by MIKE CHAIKEN
Human beings have Chanel and Calvin Klein. And dogs have Janelle Funari.
The New York City based fashion designer traveled south to Tennessee on Dec. 4 to show the well-dressed canines in Nashville the latest styles. Funari held a dog and human runway show in the Bobby Hotel that benefited the Nashville Humane Association.
“I decided to create the event as I wanted to do something for charity, number 1, for the holiday,” said Funari said. Plus, the designer said she “wanted to do something for my clients to bring both the dog and model community together.”
Funari said she decided to hold the show in Nashville because she fell in love with the city after a visit during the summer.
Plus, she said, as a New York City-based designer, COVID-19 has had a seriously negative effect on her business in Gotham. She had to skip New York Fashion Week twice because of the vaccine mandates implemented in New York.
“It’s too much stress,” said Funari.
The Nashville show was opened by Mark Riccadonna (who emceed) and Don Jamieson. The show was led by musicians Onoleigh and Noah the Fiddler.
The connection was a random one with the musicians, said Funari. “I met Onoleigh in A street in Nashville while visiting the city. Serendipity.” Noah was introduced to the designer through Onoleigh.
The fashion show was a fundraiser for the Humane Society in Nashville. The money will be used to feed the animals and help the organization rescue dogs in the streets and dogs found in poor conditions across Tennessee.
“My passion is to help animals,” said Funari. “They have no voice and no choice– and I believe they are God’s creatures.”
Funari said she has a large following among the dog community across the country. So, it was easy to find her canine models. In addition, she said, “We had tons of rescues in show. We are open to all types of animals to join our shows.”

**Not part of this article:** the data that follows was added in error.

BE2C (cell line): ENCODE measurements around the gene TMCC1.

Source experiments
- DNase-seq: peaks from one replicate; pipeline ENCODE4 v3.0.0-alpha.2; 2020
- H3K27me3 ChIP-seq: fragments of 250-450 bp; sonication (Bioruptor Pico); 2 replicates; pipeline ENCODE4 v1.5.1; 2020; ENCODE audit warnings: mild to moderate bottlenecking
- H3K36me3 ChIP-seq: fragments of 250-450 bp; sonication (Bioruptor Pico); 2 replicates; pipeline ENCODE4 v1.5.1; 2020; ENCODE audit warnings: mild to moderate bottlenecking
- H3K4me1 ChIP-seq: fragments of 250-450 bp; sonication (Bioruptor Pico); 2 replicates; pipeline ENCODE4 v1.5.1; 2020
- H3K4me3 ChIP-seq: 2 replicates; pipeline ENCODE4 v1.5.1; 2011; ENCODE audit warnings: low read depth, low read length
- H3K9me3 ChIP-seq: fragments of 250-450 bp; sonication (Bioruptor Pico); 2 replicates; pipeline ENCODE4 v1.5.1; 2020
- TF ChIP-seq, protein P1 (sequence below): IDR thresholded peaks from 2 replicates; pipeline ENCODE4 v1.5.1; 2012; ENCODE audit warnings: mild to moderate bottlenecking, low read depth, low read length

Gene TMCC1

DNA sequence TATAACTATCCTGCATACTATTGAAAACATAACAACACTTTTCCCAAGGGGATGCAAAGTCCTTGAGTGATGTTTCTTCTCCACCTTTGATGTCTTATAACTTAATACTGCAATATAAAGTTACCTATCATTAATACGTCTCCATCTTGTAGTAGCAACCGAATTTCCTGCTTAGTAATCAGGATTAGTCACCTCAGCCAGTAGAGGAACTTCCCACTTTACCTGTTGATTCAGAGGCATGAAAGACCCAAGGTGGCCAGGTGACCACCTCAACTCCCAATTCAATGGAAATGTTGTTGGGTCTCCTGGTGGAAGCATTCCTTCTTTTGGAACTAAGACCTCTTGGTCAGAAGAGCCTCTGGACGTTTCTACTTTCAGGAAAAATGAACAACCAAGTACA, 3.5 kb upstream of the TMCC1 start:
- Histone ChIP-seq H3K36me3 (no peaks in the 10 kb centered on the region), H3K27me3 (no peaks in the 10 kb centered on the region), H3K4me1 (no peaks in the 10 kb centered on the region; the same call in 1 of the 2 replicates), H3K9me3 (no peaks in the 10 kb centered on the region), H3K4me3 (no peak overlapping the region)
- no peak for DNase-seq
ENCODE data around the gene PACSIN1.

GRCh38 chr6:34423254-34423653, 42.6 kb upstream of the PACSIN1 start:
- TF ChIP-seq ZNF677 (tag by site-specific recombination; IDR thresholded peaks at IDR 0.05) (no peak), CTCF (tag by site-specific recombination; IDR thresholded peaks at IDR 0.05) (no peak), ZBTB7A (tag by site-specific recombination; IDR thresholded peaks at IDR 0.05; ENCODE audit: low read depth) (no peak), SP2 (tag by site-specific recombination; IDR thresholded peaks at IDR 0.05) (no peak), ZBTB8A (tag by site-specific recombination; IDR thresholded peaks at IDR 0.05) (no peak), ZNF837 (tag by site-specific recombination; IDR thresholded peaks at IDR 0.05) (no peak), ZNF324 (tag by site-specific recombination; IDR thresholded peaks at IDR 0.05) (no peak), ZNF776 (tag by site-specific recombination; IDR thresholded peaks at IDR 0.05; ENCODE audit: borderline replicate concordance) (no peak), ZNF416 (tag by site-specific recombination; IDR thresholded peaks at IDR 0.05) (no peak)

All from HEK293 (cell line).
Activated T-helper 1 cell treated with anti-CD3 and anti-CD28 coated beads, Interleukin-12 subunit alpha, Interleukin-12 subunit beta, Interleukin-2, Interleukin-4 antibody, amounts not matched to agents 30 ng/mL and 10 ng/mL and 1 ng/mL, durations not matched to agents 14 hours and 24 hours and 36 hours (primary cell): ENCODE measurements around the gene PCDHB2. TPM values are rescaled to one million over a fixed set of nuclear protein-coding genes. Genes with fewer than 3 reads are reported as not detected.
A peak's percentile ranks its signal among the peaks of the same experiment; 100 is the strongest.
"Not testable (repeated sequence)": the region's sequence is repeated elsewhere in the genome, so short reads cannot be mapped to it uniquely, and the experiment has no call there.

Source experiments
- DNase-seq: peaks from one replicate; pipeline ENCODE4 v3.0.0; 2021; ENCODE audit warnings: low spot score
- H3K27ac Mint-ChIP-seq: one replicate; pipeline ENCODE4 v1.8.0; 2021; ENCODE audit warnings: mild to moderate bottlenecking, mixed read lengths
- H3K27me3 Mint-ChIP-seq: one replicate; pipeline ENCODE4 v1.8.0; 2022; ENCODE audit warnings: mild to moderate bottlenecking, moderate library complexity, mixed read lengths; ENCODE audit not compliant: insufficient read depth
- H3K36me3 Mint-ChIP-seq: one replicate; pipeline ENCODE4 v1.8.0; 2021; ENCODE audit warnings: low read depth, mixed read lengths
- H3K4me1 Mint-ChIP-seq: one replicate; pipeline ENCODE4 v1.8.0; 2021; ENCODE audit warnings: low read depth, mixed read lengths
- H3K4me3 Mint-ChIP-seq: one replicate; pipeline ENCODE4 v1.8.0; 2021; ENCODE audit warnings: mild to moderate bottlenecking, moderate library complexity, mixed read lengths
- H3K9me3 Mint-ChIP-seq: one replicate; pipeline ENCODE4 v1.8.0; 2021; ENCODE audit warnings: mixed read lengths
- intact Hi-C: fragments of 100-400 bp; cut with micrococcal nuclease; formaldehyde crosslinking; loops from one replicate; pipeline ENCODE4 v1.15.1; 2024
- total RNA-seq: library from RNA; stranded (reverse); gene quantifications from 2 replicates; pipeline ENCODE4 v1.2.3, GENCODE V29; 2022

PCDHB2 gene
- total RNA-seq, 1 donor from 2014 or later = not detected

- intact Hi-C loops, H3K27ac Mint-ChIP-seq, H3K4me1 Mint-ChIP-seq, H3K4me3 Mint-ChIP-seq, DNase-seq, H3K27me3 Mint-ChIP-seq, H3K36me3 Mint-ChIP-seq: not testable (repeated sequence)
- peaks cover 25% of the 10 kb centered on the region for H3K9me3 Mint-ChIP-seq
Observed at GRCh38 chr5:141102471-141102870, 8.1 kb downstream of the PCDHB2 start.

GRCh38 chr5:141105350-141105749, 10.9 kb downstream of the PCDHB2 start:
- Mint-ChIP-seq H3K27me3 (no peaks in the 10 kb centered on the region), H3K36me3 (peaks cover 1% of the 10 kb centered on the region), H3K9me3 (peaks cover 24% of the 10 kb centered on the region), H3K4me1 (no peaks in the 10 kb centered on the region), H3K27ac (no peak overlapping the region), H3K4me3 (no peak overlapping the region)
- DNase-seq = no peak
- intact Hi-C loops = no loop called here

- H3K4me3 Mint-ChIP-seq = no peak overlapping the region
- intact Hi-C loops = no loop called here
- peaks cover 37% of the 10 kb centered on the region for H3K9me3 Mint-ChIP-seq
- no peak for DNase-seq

The human models also were drawn from Funari’s social media followers.
Funari’s Nashville canine runway show was not a one off for the designer. She has been designing for dogs for a number of years.
“When I got my doggy Maxine, she was curvy and I could not find any clothing for her,” said the designer. “She was cold and needed clothing to go out to walk in streets of New York City. I started making clothing for my runway shows for her and a few other local pups and my shows have expanded ever since.”
Sometimes, the dog fashions come first and then she uses that for inspiration for her human designs. Sometimes. the human fashions come first and then she “dog-ifies” them.
“I do have commission work for the Maxine line for birthday parties or events,” said Funari. “But the Maxine Avenue NYC line did begin when I had left over fabrics from FUNARI runway collection that I wanted to recycle and I felt this was most sustainable way to grow my business.”
The biggest challenge of designing for pups “is getting the perfect fit… Not all dogs are alike, so we have to get tons of measurements to be successful.”
“Stretch materials help us out,” said Funari.
As for preferred breeds, Funari said she started out fitting French bulldogs. “We nailed the fit for them,” said Funari. “We have a very large Frenchie following.”
“But we have made clothing now for almost all of the dog breeds now,” said Funari. “We recently expanded into the large breeds, which is so much fun.
“All dogs need to be fashionable,” said Funari.
For information, visit MaxineAvenueNYC.com or JanelleFunariNewYork.com.
PHOTOS by JEREMY HARRIS